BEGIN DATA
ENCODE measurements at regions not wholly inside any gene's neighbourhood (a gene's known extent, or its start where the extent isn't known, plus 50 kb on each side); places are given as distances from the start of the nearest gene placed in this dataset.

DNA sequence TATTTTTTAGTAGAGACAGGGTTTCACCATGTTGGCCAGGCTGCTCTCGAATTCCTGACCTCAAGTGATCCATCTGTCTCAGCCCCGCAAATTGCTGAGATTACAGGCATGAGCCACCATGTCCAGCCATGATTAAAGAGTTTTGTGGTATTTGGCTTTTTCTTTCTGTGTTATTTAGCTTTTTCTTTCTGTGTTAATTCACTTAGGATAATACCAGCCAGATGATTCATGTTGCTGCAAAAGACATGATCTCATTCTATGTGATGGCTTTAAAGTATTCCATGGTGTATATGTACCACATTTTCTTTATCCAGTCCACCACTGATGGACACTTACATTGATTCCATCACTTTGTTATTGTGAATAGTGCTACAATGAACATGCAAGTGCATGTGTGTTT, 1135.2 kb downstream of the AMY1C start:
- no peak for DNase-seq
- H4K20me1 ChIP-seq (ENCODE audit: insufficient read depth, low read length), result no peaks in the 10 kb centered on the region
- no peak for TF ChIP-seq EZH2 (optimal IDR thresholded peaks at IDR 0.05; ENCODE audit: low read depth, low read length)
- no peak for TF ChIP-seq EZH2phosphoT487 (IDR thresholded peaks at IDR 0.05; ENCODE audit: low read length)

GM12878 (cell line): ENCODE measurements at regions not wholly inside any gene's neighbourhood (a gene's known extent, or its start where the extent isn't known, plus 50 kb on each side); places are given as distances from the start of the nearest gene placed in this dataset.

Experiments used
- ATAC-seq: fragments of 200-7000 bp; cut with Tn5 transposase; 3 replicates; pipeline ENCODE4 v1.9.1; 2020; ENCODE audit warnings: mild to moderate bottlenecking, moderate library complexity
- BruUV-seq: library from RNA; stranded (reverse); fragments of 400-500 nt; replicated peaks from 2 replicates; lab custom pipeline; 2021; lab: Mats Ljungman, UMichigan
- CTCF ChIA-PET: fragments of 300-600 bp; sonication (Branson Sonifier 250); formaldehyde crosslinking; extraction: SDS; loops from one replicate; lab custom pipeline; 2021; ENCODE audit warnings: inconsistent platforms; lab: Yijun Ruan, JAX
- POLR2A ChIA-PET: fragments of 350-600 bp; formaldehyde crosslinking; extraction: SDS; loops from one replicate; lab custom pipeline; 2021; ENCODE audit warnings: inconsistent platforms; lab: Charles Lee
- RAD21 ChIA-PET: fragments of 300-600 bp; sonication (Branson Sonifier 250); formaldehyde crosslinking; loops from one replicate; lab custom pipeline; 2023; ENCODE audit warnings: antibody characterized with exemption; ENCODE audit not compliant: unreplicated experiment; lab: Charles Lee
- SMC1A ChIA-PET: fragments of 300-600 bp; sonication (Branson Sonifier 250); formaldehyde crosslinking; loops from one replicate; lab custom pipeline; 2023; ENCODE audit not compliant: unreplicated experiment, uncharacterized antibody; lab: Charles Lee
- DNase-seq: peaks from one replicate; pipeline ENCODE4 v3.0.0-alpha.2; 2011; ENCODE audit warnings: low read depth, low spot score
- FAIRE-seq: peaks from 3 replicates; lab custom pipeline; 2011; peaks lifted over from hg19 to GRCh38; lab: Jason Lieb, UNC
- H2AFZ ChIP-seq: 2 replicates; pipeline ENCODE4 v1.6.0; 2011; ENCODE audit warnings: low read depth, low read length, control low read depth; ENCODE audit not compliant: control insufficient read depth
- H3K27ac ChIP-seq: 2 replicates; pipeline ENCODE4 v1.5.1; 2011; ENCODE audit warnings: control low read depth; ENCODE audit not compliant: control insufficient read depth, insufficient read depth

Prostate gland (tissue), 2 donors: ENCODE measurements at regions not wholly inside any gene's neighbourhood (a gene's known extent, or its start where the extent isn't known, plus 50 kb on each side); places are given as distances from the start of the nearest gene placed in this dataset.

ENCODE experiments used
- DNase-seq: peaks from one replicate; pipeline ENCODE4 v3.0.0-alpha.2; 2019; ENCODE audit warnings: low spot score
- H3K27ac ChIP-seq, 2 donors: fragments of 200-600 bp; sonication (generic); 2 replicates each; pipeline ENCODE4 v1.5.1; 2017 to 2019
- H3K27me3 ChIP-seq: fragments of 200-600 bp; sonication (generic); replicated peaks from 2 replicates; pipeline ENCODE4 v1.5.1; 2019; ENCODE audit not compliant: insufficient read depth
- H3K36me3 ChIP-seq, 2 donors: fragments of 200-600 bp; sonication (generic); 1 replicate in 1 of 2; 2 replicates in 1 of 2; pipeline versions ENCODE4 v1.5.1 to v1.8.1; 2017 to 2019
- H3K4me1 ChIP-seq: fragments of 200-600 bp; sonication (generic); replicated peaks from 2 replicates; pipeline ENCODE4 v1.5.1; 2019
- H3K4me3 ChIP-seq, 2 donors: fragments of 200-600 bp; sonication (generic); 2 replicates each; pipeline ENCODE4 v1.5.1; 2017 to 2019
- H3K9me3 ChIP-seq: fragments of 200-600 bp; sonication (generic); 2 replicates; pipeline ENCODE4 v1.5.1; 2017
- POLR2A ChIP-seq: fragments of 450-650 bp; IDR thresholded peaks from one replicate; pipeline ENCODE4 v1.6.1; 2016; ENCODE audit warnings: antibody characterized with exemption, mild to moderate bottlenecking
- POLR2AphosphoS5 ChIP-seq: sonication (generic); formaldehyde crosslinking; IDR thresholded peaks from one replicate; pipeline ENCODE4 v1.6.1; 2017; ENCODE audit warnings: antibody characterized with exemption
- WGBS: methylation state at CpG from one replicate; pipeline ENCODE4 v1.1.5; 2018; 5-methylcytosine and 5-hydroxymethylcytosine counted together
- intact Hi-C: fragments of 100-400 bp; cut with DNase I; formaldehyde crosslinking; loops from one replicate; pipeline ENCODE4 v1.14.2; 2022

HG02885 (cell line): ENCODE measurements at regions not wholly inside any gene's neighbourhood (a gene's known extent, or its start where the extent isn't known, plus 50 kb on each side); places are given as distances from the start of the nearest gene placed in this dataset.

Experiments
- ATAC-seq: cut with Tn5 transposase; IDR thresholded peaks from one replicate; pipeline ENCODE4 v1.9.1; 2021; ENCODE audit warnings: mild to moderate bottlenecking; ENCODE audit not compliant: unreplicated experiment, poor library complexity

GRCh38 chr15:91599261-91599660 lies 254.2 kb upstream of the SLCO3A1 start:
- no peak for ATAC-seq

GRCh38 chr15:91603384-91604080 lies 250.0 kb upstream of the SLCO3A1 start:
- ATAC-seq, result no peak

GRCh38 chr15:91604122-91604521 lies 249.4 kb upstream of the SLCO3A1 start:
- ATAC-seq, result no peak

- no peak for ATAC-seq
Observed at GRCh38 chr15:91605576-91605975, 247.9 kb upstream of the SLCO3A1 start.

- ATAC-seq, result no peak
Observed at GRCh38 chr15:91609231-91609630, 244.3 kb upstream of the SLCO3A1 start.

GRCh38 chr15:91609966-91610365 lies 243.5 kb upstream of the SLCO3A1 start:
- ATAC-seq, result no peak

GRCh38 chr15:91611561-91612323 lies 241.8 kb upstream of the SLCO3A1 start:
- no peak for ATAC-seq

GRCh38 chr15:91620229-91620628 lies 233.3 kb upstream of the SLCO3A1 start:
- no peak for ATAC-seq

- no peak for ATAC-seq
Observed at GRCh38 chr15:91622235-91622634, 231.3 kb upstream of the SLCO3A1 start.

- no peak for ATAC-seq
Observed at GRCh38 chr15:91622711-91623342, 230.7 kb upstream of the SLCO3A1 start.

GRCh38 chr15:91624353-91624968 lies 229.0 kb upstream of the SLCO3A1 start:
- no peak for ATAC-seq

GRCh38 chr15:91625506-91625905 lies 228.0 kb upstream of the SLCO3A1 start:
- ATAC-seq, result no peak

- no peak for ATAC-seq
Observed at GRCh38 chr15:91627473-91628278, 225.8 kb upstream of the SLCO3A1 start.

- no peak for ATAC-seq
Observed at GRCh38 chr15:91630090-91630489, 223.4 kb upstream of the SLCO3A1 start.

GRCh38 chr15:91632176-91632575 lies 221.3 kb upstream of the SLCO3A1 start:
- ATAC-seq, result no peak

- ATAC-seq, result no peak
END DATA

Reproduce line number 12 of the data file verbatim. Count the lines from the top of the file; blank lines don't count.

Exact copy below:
- POLR2A ChIA-PET: fragments of 350-600 bp; formaldehyde crosslinking; extraction: SDS; loops from one replicate; lab custom pipeline; 2021; ENCODE audit warnings: inconsistent platforms; lab: Charles Lee